Sunday, 2 May 2010


one left at 10.95

General Dorsenne was an almost legendary officer of the Imperial Guard, known for his strict discipline and excellent attention to detail. While a considerable number of officers showed remarkable sang froid under fire, Dorsenne was unique among them for being the only one who would completely turn his back on the enemy fire, inspiring and giving orders to his men without one glance as to what was going on behind him.Serving at Austerlitz, he was rewarded with a promotion to general de brigade in the regular army, and colonel of the guard. He went to distinguish himself at Eylau, and in 1808 became a Count of the Empire.

 Temporarily sent to Spain with a detachment of infantry of the Guard, he returned to Paris in early 1809 and then took command of the Grenadiers and Chasseurs à Pied of the Imperial Guard in the Danube Campaign. After serving at Ratisbon unscathed, he was not so lucky at Aspern-Essling. As his men were cut down and the dirt kicked up by the artillery rained down upon him, Dorsenne held his ground and told his men, "Your general is not hurt. You may count on him, he will know how to die at his post." Unfortunately later he was wounded, receiving a wound to the head that would plague him for the rest of his life. The week before Wagram, Dorsenne took command of the 2nd Division of the infantry of the Old Guard, and led them at Wagram.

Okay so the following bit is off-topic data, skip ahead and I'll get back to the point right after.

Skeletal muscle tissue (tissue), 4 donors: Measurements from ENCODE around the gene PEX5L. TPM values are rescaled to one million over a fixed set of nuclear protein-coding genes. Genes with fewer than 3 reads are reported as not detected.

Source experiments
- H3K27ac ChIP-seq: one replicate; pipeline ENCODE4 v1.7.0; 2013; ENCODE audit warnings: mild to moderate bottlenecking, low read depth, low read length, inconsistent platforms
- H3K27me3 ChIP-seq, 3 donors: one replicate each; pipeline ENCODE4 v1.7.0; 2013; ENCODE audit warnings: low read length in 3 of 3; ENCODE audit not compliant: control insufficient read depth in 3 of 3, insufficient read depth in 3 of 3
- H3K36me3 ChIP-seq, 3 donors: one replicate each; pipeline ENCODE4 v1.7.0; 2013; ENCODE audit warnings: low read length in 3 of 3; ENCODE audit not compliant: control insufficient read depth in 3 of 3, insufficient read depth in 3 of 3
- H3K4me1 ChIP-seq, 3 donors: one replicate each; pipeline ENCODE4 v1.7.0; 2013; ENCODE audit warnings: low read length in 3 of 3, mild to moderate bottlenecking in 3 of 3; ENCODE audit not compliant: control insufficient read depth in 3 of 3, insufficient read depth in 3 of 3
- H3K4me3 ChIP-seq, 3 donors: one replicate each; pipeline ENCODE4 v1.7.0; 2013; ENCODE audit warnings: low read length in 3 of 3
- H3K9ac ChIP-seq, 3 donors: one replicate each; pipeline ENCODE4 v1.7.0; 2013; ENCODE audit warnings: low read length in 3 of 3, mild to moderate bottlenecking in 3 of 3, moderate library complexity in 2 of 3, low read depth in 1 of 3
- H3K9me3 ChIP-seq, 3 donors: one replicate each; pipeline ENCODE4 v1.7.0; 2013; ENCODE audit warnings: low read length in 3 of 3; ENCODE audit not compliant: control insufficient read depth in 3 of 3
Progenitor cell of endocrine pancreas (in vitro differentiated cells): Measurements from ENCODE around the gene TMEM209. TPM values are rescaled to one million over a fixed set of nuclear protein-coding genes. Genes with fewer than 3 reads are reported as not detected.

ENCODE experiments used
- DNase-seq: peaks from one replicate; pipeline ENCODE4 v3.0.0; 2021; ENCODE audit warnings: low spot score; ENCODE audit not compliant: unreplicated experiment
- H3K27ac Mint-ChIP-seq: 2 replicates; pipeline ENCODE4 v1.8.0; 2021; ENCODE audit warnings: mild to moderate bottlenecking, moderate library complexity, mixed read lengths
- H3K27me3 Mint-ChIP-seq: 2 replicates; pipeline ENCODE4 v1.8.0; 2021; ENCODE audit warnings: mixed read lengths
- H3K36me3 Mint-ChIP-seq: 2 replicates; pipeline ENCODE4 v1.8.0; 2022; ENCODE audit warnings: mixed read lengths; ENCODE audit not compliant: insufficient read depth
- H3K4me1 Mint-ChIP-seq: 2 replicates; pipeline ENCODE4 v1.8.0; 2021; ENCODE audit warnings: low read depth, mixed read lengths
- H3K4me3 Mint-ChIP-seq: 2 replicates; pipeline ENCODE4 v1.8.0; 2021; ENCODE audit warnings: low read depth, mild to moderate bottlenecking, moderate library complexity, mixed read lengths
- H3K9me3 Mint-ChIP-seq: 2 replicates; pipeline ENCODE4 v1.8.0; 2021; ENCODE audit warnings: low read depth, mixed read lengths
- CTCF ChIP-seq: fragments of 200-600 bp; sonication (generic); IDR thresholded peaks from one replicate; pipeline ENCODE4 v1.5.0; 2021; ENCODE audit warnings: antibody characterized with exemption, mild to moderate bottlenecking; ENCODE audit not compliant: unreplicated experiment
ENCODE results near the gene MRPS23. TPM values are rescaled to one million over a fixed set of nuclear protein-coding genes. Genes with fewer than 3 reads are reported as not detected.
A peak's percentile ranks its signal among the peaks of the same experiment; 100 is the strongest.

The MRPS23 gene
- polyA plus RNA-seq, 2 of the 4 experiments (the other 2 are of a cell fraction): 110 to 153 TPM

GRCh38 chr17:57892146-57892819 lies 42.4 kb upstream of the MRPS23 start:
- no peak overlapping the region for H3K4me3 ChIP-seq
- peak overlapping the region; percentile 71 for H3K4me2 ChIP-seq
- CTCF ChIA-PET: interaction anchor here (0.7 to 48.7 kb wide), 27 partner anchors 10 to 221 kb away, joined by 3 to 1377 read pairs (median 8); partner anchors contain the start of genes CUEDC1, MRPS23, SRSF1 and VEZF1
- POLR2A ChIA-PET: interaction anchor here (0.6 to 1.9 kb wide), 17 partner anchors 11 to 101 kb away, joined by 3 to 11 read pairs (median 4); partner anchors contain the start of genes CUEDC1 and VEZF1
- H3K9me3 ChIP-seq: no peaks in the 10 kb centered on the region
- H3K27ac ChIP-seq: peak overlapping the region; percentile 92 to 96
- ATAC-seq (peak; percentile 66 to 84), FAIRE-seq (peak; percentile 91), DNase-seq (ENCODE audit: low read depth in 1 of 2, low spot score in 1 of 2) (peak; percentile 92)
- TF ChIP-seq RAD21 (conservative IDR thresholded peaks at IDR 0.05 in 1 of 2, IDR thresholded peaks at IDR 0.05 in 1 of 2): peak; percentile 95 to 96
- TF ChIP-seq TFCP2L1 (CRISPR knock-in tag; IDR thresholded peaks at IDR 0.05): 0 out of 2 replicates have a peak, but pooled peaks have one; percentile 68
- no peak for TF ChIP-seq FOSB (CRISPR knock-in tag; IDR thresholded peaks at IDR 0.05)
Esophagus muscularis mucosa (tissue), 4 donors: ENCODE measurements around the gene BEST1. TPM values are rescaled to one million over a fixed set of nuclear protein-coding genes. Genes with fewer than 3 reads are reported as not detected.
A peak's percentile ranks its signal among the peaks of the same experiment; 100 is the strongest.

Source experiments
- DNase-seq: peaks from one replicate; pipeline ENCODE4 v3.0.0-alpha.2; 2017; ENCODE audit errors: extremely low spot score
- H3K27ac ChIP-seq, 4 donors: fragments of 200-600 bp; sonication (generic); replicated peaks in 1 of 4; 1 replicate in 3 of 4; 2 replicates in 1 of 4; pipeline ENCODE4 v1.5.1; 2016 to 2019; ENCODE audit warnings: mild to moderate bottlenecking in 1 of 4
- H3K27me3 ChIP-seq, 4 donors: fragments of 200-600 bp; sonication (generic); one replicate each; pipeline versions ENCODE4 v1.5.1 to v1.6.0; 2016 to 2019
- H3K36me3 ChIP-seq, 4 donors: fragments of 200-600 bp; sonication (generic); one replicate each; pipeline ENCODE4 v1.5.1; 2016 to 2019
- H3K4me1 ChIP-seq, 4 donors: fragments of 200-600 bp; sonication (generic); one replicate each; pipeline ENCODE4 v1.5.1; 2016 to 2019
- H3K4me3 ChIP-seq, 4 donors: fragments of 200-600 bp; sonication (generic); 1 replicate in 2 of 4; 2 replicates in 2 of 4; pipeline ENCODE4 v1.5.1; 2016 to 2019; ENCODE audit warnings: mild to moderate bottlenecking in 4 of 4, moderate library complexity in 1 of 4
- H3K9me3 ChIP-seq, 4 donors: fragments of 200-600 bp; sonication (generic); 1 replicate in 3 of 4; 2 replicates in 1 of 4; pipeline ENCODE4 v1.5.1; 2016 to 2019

In 1810, Dorsenne was sent to Spain to take command of the Imperial Guard in Spain. His wife accompanied him to Spain, but refused to travel at a walking pace, forcing her escort of soldiers to run alongside the carriage to keep up with her. Many soldiers of her escort were hospitalized due to the strain of running such distances. In June of 1810 he became the Governor of the province of Burgos, and the next summer he took command of the Army of the North in Spain, replacing Marshal Bessières. That summer he was made a Grand Officer of the Legion of Honor, won at Saint-Martin de Torrès, and then reunited his force with Marmont's.In May of 1812 Dorsenne quit his command and returned to Paris for a risky procedure to help relieve issues stemming from his wound from Aspern-Essling. Unfortunately, the surgery did not go well, and he died from complications.

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